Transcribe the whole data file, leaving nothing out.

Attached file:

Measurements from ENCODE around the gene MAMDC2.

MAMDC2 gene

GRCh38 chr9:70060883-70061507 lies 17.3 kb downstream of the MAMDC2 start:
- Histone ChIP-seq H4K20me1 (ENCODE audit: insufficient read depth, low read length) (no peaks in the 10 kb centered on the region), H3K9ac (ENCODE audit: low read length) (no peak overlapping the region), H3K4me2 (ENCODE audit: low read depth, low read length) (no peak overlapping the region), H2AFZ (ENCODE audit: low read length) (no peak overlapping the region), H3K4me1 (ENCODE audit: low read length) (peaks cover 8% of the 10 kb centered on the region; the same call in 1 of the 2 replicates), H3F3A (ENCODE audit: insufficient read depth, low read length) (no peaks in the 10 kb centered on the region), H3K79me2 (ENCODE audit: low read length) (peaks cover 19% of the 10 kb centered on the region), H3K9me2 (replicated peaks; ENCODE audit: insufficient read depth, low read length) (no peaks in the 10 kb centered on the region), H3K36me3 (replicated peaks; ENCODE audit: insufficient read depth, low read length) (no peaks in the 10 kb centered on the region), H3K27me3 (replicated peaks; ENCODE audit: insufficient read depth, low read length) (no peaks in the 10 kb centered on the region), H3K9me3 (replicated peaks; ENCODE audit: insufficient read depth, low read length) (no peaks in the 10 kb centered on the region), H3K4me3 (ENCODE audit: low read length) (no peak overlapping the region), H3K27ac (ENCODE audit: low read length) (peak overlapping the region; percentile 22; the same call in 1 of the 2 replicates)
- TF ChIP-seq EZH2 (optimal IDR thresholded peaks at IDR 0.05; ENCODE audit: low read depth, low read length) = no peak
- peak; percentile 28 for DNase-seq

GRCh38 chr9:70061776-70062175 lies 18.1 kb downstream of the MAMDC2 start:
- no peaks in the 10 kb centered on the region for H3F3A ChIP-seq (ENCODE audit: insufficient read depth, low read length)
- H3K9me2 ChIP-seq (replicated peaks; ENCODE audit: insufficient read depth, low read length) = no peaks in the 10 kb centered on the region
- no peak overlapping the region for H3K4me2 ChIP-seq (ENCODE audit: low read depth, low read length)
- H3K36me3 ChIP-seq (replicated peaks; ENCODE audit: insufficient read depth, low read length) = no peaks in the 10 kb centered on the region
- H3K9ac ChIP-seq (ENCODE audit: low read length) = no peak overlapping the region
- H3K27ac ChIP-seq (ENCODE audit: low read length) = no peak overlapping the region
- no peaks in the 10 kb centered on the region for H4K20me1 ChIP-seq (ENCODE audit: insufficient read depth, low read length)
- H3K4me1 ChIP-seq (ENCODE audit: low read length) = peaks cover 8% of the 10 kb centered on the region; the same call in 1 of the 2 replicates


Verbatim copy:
Measurements from ENCODE around the gene MAMDC2.

MAMDC2 gene

GRCh38 chr9:70060883-70061507 lies 17.3 kb downstream of the MAMDC2 start:
- Histone ChIP-seq H4K20me1 (ENCODE audit: insufficient read depth, low read length) (no peaks in the 10 kb centered on the region), H3K9ac (ENCODE audit: low read length) (no peak overlapping the region), H3K4me2 (ENCODE audit: low read depth, low read length) (no peak overlapping the region), H2AFZ (ENCODE audit: low read length) (no peak overlapping the region), H3K4me1 (ENCODE audit: low read length) (peaks cover 8% of the 10 kb centered on the region; the same call in 1 of the 2 replicates), H3F3A (ENCODE audit: insufficient read depth, low read length) (no peaks in the 10 kb centered on the region), H3K79me2 (ENCODE audit: low read length) (peaks cover 19% of the 10 kb centered on the region), H3K9me2 (replicated peaks; ENCODE audit: insufficient read depth, low read length) (no peaks in the 10 kb centered on the region), H3K36me3 (replicated peaks; ENCODE audit: insufficient read depth, low read length) (no peaks in the 10 kb centered on the region), H3K27me3 (replicated peaks; ENCODE audit: insufficient read depth, low read length) (no peaks in the 10 kb centered on the region), H3K9me3 (replicated peaks; ENCODE audit: insufficient read depth, low read length) (no peaks in the 10 kb centered on the region), H3K4me3 (ENCODE audit: low read length) (no peak overlapping the region), H3K27ac (ENCODE audit: low read length) (peak overlapping the region; percentile 22; the same call in 1 of the 2 replicates)
- TF ChIP-seq EZH2 (optimal IDR thresholded peaks at IDR 0.05; ENCODE audit: low read depth, low read length) = no peak
- peak; percentile 28 for DNase-seq

GRCh38 chr9:70061776-70062175 lies 18.1 kb downstream of the MAMDC2 start:
- no peaks in the 10 kb centered on the region for H3F3A ChIP-seq (ENCODE audit: insufficient read depth, low read length)
- H3K9me2 ChIP-seq (replicated peaks; ENCODE audit: insufficient read depth, low read length) = no peaks in the 10 kb centered on the region
- no peak overlapping the region for H3K4me2 ChIP-seq (ENCODE audit: low read depth, low read length)
- H3K36me3 ChIP-seq (replicated peaks; ENCODE audit: insufficient read depth, low read length) = no peaks in the 10 kb centered on the region
- H3K9ac ChIP-seq (ENCODE audit: low read length) = no peak overlapping the region
- H3K27ac ChIP-seq (ENCODE audit: low read length) = no peak overlapping the region
- no peaks in the 10 kb centered on the region for H4K20me1 ChIP-seq (ENCODE audit: insufficient read depth, low read length)
- H3K4me1 ChIP-seq (ENCODE audit: low read length) = peaks cover 8% of the 10 kb centered on the region; the same call in 1 of the 2 replicates